Rifle guards outgun Demons | PostIndependent.com

Rifle guards outgun Demons

Phil Sandoval
Post Independent Photo/Kelley Cox Rifle's Adam Krick gets a breakaway run to the basket as Glenwood's Sean Flohr and Michael Flohr trail behind in Friday night's game against Glenwood Springs at Rifle High School. Rifle won the game XX - XX.

RIFLE – Once they got clicking, Adam Krick and Stuart Stapleton were hard to defend. Glenwood Springs got a large dose of the Rifle High School starting guards’ act Friday, as the Bears pinned a stunning 64-45 win on the Demons in the league opener for both teams.

Krick and Stapleton scored 29 points between them and were the biggest factor in Bears win, which moved them to 5-4 (1-0 league) on the season.Krick finished with a game-high 18 points. Stapleton added 11, with five assists.”All our backcourt (players) are great athletes,” Stapleton said. “But, Adam is awesome. He’s quick and he can do a lot of things. It’s nice to have somebody back there like that.”At 5 feet, 10 inches, the Rifle guards were among the smallest players on the floor, but were able to use different methods to get good looks at the basket.Stapleton and Krick’s combination of speed, court sense, and well-set screens created plenty of easy baskets as Rifle’s lead ballooned to 20 points early in the fourth quarter.The duo’s game was at its best in the third period during a 10-2 run during which Rifle wrested the lead away from the Demons for good.Stapleton lit the fuse when he drained a 3-pointer for a 39-38 Rifle lead with 4 minutes, 56 seconds left in the quarter.A possession later, Krick slithered inside the paint and scored on a dish from Brandon Leuallen for some breathing room. Leuallen finished with 13 points.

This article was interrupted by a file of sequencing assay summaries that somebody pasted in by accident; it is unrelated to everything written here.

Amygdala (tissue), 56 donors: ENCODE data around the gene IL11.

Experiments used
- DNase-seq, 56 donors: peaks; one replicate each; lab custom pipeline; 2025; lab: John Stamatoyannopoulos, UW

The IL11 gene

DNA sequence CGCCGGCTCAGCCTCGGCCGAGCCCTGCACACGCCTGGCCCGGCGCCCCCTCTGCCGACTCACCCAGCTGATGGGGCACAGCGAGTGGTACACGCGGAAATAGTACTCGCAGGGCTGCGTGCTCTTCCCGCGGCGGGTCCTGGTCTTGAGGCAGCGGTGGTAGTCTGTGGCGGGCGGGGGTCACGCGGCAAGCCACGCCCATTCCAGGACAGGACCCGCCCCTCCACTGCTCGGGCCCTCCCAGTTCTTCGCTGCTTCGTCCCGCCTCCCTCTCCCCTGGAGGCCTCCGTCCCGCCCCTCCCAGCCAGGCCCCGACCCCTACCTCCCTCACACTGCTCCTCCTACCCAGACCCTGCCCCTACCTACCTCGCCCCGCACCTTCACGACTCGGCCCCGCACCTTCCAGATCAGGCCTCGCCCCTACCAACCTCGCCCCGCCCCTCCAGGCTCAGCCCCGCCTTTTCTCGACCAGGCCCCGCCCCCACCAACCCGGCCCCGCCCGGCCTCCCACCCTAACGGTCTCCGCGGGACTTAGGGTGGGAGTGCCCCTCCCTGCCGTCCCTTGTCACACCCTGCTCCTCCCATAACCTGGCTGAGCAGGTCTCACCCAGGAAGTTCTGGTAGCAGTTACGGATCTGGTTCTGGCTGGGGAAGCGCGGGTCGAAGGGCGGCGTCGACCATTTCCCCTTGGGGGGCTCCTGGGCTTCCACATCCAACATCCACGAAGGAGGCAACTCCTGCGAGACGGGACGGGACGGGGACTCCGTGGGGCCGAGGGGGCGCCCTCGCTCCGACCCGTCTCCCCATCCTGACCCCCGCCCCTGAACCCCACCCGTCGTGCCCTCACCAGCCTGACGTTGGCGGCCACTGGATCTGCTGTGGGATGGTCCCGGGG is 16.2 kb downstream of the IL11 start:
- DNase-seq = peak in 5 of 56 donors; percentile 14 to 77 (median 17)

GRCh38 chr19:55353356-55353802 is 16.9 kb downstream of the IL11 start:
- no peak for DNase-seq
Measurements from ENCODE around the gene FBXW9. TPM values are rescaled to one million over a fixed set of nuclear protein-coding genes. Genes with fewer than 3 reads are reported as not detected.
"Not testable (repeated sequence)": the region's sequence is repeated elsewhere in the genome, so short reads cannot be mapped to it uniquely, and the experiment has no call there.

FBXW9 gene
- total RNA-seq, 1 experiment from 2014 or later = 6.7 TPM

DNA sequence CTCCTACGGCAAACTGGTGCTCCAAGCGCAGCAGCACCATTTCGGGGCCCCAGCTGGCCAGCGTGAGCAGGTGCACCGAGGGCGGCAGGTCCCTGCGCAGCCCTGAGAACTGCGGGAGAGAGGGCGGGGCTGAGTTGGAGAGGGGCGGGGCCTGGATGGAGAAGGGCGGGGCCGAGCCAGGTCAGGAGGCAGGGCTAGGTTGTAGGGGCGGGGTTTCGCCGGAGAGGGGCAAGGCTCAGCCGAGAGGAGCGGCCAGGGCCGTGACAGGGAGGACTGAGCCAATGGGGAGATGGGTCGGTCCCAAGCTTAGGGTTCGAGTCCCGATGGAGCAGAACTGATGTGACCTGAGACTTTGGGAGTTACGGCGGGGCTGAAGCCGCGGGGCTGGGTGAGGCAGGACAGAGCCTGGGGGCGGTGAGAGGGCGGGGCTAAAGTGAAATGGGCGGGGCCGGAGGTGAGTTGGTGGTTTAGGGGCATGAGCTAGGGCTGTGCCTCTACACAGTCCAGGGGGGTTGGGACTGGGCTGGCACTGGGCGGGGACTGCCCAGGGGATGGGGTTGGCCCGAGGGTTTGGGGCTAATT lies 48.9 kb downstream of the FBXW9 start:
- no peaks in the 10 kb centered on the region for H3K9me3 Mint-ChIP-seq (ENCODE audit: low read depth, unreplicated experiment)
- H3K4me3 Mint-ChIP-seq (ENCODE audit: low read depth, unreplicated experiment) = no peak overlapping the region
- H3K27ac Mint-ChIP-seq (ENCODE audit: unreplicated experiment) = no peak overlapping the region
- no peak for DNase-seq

The Bears hit on 10-of-12 field goal attempts in the third period – including three treys, two from Stapleton and another by Leuallen, fittingly, on Stapleton’s kickback pass.”Rifle made the swing, and we didn’t put a stop to it,” Demons senior Sean Flohr said. “Those are the times (as a team) you have to calm down and revert back to what works. We just got into a panic and it got worse from there.”Glenwood’s woes continued into the fourth quarter, when a 9-0 Bears burst helped raise Rifle’s nine-point margin at the start of the fourth to a 20-point cushion.”Our defense helped us,” Stapleton said. “When we play good D, our offense just flows.”Krick agreed:”We stepped it up and shut down (Sean) Flohr and kept playing hard.”The final score was surprising considering how Glenwood (3-6, 0-1) dominated play in the first quarter. The Demons took an 11-0 lead in the opening five minutes, and were on the verge of putting Rifle’s lights out quickly.

“I was a little surprised how well they came out,” Krick said. “We were calm, we had our composure, we executed on offense, we moved the ball – all the things you want a basketball team to do,” Flohr said of the early burst. As usual, Flohr and his younger brother, Michael, led the way for Glenwood.The Flohr brothers connected on three, deep three-pointers as part of the opening 11-0 Demon run. Sean also made his defensive presence felt, blocking three of Rifle’s first five shots in the game.Up 13-2, the Demons appeared to rolling. But Rifle chopped the lead to five by the end of the period and took a short-lived lead – on a Stapleton three-pointer – with 1:41 left in the first half.Glenwood held a 31-28 advantage at the halftime intermission.But after the break, the Demons went stone cold. In the second half, Glenwood was 6-for-27 from the floor and scored 14 points. Sean Flohr led Glenwood with 15 points and three assists, with five rebounds. Michael Flohr pulled down seven rebounds and had 14 points.

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